Local view for "http://purl.org/linkedpolitics/eu/plenary/2000-09-04-Speech-1-077"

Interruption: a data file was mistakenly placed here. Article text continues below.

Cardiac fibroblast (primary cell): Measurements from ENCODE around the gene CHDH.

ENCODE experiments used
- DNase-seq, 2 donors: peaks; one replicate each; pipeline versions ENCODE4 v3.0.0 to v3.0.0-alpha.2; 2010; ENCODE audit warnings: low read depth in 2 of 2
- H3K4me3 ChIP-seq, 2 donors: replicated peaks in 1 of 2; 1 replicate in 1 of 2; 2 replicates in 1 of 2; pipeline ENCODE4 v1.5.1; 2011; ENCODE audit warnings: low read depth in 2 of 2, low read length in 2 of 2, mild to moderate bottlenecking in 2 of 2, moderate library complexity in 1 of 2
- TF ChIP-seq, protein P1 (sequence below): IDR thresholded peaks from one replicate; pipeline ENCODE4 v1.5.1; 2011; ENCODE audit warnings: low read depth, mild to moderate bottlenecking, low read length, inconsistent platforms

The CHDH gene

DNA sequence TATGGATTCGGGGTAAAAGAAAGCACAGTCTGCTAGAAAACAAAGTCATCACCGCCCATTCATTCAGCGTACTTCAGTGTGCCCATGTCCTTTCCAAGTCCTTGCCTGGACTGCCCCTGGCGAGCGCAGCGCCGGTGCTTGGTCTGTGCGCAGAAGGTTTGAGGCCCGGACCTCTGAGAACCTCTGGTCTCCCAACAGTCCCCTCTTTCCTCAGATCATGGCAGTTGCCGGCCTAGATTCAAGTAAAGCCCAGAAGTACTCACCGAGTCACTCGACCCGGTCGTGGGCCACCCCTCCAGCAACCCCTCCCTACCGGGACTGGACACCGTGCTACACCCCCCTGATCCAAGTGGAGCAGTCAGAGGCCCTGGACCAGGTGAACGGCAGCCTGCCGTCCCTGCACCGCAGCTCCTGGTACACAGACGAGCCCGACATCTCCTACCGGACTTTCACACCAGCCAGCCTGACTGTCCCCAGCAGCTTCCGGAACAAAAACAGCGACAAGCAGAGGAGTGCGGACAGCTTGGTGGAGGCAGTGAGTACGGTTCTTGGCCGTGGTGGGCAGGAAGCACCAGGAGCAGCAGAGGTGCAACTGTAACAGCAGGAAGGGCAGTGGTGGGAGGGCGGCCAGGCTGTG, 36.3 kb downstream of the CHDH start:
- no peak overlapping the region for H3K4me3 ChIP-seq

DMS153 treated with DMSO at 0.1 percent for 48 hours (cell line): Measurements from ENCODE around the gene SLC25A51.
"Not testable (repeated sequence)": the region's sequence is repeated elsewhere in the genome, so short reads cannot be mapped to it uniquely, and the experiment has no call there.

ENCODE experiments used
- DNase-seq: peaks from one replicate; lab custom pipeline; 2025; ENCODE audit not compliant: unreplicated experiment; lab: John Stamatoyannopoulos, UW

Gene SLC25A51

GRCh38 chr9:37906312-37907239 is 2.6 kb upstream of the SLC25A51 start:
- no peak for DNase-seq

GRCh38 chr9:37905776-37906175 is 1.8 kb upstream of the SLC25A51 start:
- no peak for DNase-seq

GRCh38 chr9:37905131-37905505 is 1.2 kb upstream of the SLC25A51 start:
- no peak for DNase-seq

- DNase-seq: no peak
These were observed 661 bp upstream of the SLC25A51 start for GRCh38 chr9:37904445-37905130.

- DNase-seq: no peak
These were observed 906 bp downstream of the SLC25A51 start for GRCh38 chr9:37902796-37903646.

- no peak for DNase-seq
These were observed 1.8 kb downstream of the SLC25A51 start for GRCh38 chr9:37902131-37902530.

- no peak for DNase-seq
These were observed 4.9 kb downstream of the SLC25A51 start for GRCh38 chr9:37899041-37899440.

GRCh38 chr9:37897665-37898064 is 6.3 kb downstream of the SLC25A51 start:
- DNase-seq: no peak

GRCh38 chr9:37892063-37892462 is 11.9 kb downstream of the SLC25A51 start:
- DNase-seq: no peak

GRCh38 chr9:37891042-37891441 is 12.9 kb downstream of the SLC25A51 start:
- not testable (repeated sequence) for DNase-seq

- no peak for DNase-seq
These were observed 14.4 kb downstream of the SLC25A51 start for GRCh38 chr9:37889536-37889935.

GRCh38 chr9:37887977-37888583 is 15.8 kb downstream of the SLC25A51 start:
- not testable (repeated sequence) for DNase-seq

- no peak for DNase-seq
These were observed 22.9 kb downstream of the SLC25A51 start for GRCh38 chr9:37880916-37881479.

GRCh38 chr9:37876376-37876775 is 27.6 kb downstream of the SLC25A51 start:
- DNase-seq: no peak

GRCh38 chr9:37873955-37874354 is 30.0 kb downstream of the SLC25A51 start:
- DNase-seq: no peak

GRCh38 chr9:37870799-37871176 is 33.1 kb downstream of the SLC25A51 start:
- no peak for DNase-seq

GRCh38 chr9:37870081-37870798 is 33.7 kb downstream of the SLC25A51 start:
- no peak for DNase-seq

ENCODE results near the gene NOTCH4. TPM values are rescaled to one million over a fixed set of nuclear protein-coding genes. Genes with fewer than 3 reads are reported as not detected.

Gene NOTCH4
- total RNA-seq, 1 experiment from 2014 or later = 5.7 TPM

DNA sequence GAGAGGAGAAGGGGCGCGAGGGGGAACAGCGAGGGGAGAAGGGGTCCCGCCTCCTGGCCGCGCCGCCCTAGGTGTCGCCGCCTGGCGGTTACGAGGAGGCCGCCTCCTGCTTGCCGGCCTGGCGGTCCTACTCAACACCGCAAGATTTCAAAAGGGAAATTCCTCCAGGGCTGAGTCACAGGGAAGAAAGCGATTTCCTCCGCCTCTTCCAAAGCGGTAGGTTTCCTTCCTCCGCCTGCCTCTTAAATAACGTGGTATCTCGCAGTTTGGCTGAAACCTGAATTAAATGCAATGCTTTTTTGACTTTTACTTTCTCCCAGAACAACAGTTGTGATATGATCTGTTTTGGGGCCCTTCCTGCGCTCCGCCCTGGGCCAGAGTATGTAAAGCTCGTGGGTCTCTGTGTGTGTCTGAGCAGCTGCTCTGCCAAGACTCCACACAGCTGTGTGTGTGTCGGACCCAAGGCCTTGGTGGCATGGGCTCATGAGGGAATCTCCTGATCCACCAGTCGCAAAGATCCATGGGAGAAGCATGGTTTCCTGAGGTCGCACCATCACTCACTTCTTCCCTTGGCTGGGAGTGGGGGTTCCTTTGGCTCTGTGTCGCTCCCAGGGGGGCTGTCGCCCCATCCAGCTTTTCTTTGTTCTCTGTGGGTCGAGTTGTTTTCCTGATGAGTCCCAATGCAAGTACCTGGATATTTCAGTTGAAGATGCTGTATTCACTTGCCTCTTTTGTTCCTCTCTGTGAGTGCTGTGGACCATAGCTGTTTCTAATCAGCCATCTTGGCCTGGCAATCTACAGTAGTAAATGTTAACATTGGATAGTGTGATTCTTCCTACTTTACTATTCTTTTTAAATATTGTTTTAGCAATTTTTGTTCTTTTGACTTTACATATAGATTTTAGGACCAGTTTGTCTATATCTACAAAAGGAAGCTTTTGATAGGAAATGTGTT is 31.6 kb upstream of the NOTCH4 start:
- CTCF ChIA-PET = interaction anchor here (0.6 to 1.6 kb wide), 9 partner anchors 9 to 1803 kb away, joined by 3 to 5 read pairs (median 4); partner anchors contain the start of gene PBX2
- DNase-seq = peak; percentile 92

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"Mr President, I too would like to thank Mr Valdivielso de Cué and congratulate him on his excellent work. Broadly speaking, his report makes all the points which I, personally, consider important and also those which the Socialists consider important. I should also like to thank Mr Piétrasanta, who has just given us a highly clear and pertinent outline of both the content of this report and the points which we were hoping that he would stress and mention. The points which were missing from the Commission proposal and which were added by Mr Valdivielso de Cué are important ones. Firstly, Mr Valdivielso de Cué added, and I congratulate him on this, a fundamental idea, namely the need to make a real commitment to the Mediterranean by granting this region aid comparable with that granted to the countries of Eastern Europe. The countries of the South, rightly or wrongly, have the impression that they have been rather overlooked, even though everyone knows that the Mediterranean is one of the most sizeable divided regions existing in the world today. The second idea which was restored was the harnessing of financial resources that were adequate to the challenges. Reference was also made to the overall approach defined in Barcelona (and not just, as the Commission thinks, the structural adjustment dimension), the intensification of regional cooperation, particularly South-South relations, the importance of decentralised cooperation (contrary to the wishes of the Commission which would apparently like to do away with it), the maintenance of support for micro-projects, i.e. for NGOs and civil associations and the need to finance initiatives for industrial cooperation, particular for SMEs. Mr Valdivielso de Cué has done excellent work on all these points. I do, however, feel that one fundamental matter, immigration, has not been sufficiently taken into account by this proposal for a regulation. The Commission’s proposal looks at the question of migration from a strictly negative point of view. They make a very serious connection, and I say this weighing my words carefully, drawing a parallel in the very same indent between, on the one hand, the campaign (which I consider to be legitimate and necessary) against illegal immigration and in favour of repatriation and, on the other hand, the fight against drug-trafficking and international crime. This intolerable attitude is an insult to the millions of immigrant workers who contribute to the wealth of Europe. A distinction has been made, as I requested, but it is still insufficient. I believe the time has come to consider a genuine policy of movement between the two sides of the Mediterranean, north and south. Europe must, I feel, today establish a genuine co-development policy related to migratory flows, which should, Mr President, centre on a few simple proposals, such as the framing of aid policies for projects by migrants, devising instruments for channelling the savings of immigrants, the placement of students in training and the placement of young trainees. Voting in favour of the amendment I have tabled would therefore, I feel, be a contribution towards giving immigrants legally resident in Europe the opportunity to be acknowledged as vectors of co-development for their country of origin. Let me, in conclusion, quote Mr Prodi who said that immigration must become a factor in development. Mr Valdivielso’s work has gone some way to achieving this, and I would like to see us go further still."@en1

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